Good afternoon. Thank you for joining us for the launch of UNODC’s latest Global Report on Trafficking in Persons, the UN’s flagship publication tackling the global threat of human trafficking.
This report sheds light on a crime that targets and exploits the vulnerable, the impoverished and those in need, and subjects them to abuse, deception, manipulation, and often physical violence.
With the COVID-19 pandemic and its consequences leaving more people than ever at risk of being trafficked, this research represents a timely resource to help governments take targeted action.
The report paints a greatly concerning picture of the vulnerabilities preyed upon by traffickers in their victims.
In every 10 victims of trafficking detected, 5 are adult women, and two are girls, while more than half of the cases analyzed involved victims who were in economic need or whose families lived in extreme poverty.
Migrants also make up a significant percentage of victims detected in most global regions, a percentage that rises as high as sixty-five percent of victims detected in Western and Southern Europe.
It is particularly alarming that in recent years more and more children are being targeted by traffickers.
One in every three detected victims of trafficking is a child, a proportion that has tripled in the past 15 years, with children accounting for a significantly higher percentage of detected victims in low-income countries. Children in those countries are primarily trafficked for forced labour, as impoverished families may resort to sending their children to work to earn a living, thereby exposing them to traffickers.
Already targeted and potentially at risk, youth who are denied their right to education will particularly find themselves easier prey for traffickers.
Children and young people have had their education dangerously curtailed. 73% of youth aged between 8 and 19 are estimated by UNESCO to have experienced school closures; 11 million girls may find themselves unable to return to education at all.
Overall trafficking risks are also rising in the midst of the COVID-19 economic crisis.
The World Bank estimates that up to 164 million people have been pushed into extreme poverty in 2020, with women losing their jobs faster than men during the pandemic.
As poverty, inequality and marginalization deepen, more people are likely to find themselves opportune targets for traffickers.
While sexual exploitation still accounts for the largest proportion of trafficking victims detected overall, the Global Report has found that trafficking for forced labour now accounts for more than one-third of victims, a development that demands more focused attention.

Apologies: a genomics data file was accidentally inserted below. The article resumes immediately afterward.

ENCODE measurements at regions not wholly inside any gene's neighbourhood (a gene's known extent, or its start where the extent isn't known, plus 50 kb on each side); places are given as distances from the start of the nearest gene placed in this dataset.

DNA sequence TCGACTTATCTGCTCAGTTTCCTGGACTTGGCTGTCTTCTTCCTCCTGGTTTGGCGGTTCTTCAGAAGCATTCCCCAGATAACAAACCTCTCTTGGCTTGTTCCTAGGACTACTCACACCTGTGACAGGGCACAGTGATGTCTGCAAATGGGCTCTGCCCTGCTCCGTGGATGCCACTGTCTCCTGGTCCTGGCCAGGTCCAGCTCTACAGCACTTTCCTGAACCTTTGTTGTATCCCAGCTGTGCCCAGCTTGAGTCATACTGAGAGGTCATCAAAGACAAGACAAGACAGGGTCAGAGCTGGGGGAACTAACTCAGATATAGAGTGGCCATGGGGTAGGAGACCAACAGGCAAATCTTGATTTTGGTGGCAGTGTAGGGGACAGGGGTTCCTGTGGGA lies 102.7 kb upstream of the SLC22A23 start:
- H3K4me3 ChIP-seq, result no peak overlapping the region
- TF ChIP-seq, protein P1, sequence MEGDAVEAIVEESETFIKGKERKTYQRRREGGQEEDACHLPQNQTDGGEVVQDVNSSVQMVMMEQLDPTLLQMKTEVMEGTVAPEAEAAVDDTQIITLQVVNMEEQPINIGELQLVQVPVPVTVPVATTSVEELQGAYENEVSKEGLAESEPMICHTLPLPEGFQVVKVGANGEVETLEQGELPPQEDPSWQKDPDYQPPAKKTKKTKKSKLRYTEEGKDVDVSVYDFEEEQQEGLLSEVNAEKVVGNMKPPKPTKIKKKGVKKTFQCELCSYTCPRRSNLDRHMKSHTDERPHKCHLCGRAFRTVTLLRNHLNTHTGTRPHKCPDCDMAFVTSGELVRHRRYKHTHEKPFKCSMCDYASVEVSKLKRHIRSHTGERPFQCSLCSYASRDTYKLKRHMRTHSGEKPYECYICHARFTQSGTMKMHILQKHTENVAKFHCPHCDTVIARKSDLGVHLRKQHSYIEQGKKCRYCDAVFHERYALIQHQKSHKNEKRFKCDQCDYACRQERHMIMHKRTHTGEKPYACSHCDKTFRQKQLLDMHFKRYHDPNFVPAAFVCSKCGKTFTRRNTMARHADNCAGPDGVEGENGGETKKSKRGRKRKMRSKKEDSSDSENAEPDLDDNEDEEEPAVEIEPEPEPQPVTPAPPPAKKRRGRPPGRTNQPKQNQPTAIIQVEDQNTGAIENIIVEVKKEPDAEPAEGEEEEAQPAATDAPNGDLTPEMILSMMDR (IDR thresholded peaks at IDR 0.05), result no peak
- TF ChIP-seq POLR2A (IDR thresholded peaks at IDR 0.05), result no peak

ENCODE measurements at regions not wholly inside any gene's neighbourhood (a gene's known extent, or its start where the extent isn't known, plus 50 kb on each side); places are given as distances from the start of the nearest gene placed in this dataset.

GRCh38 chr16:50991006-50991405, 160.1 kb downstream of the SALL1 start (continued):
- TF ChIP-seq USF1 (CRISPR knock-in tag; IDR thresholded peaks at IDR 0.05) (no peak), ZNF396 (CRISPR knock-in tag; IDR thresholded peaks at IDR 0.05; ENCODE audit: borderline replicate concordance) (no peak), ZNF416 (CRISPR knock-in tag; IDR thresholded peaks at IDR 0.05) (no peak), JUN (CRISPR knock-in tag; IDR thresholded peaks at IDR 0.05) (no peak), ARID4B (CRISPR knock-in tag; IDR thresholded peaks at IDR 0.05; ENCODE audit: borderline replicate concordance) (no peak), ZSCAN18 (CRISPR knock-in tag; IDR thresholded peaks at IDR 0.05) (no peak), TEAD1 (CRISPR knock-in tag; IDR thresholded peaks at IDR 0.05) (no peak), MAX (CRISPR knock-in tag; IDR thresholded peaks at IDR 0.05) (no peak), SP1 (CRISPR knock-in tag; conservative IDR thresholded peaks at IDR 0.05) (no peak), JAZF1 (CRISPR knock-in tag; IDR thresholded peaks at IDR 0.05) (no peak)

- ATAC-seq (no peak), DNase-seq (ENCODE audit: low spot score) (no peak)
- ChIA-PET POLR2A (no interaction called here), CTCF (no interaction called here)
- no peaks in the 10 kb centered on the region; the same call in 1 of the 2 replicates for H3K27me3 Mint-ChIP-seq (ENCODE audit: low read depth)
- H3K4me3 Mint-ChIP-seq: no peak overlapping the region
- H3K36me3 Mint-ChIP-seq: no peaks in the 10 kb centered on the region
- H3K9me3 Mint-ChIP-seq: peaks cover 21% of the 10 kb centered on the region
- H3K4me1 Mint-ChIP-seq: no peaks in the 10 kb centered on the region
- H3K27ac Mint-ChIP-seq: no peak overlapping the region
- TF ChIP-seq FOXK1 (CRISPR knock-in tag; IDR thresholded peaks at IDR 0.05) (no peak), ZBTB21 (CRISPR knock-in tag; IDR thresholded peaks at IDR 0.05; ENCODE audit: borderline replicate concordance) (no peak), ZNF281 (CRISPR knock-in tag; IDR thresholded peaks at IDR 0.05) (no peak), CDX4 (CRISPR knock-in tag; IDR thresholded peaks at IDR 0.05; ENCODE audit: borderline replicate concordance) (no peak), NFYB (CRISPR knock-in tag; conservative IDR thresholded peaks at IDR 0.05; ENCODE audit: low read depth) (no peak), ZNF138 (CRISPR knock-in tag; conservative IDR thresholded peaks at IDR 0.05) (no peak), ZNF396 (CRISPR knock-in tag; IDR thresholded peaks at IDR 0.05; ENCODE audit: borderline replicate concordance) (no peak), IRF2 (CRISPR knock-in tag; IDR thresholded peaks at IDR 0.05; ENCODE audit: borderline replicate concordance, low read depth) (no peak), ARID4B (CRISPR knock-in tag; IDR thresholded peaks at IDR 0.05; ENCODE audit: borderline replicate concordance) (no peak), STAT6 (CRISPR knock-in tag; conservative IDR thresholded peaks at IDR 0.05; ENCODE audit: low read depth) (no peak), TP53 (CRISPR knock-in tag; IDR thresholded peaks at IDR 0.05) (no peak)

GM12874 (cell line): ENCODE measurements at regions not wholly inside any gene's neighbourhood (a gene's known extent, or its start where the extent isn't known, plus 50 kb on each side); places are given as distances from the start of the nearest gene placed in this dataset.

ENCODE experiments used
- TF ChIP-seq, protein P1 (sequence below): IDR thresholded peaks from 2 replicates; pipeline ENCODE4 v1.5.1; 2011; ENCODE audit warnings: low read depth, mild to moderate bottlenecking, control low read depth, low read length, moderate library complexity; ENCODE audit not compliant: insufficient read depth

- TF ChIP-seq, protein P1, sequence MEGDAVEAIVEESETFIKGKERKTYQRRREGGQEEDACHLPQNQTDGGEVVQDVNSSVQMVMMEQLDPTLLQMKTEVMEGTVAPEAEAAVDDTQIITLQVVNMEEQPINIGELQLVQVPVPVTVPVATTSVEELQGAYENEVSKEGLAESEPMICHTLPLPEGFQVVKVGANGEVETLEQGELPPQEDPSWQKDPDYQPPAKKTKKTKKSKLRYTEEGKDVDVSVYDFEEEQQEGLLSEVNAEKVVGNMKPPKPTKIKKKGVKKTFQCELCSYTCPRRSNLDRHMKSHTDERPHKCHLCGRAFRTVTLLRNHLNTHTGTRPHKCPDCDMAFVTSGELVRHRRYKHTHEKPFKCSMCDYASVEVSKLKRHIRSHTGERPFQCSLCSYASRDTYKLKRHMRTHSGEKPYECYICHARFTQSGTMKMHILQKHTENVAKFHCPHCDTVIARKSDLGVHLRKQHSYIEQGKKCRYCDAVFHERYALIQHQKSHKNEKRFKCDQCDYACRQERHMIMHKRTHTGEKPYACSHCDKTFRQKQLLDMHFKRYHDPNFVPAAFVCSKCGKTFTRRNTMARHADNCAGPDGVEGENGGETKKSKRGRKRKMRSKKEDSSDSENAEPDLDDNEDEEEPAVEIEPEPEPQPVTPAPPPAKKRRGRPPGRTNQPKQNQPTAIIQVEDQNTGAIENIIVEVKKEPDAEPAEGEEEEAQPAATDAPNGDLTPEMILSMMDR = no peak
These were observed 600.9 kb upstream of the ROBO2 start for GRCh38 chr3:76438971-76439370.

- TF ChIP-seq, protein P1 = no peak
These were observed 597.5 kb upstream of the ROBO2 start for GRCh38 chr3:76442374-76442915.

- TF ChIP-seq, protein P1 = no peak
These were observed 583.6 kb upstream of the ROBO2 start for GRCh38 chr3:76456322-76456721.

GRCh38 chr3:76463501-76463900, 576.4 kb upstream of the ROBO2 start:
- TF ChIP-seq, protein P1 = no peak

Urgent action is required to protect potential victims who find themselves increasingly at risk, particularly in sectors and industries such as fishing, construction work, domestic work, catering and cleaning, and agriculture.
The Global Report also brings to the fore emerging threats posed by traffickers misusing the internet and social media to identify and interact with more potential victims, as well as facilitate new forms of exploitation and abuse.
The number of reported cases involving use of the internet is increasing, as traffickers take advantage of technology to operate in multiple locations at once, to recruit victims and advertise their exploitation online, and to exploit victims via webcam.
Our responses to trafficking in persons must adapt and be tailored to these realities.
As the leading UN entity in the fight against trafficking in persons, and the custodian of the Protocol against trafficking in persons, UNODC is dedicated to protecting those who need us most at this urgent juncture.
UNODC is firmly committed to supporting Member States’ efforts to combat trafficking in persons, and to protect and assist victims, including through our dedicated global programme and network of field offices.
In 2020 alone, UNODC provided integrated technical assistance to 83 countries, supporting them in drafting legislation, establishing national action plans, and training practitioners.
The Global Report on Trafficking in Persons represents a crucial component of our efforts in this regard, bringing to light the ways in which traffickers operate and adapt, and providing an essential foundation of knowledge to counter their operations.
It is my hope that this new report will serve as a tool to focus international attention on one of the most abhorrent and exploitative crimes that still exist.
Going forward, we need to combine anti-trafficking action that targets emerging developments with systemic solutions to the inequalities and conditions that create fertile ground for exploitation.
I am optimistic that the UNODC Global Report on Trafficking in Persons can provide a solid foundation for gender and age-sensitive, victim-centred approaches that can be fully integrated into comprehensive pandemic responses, to build forward with stronger and more resilient societies where no one is left behind.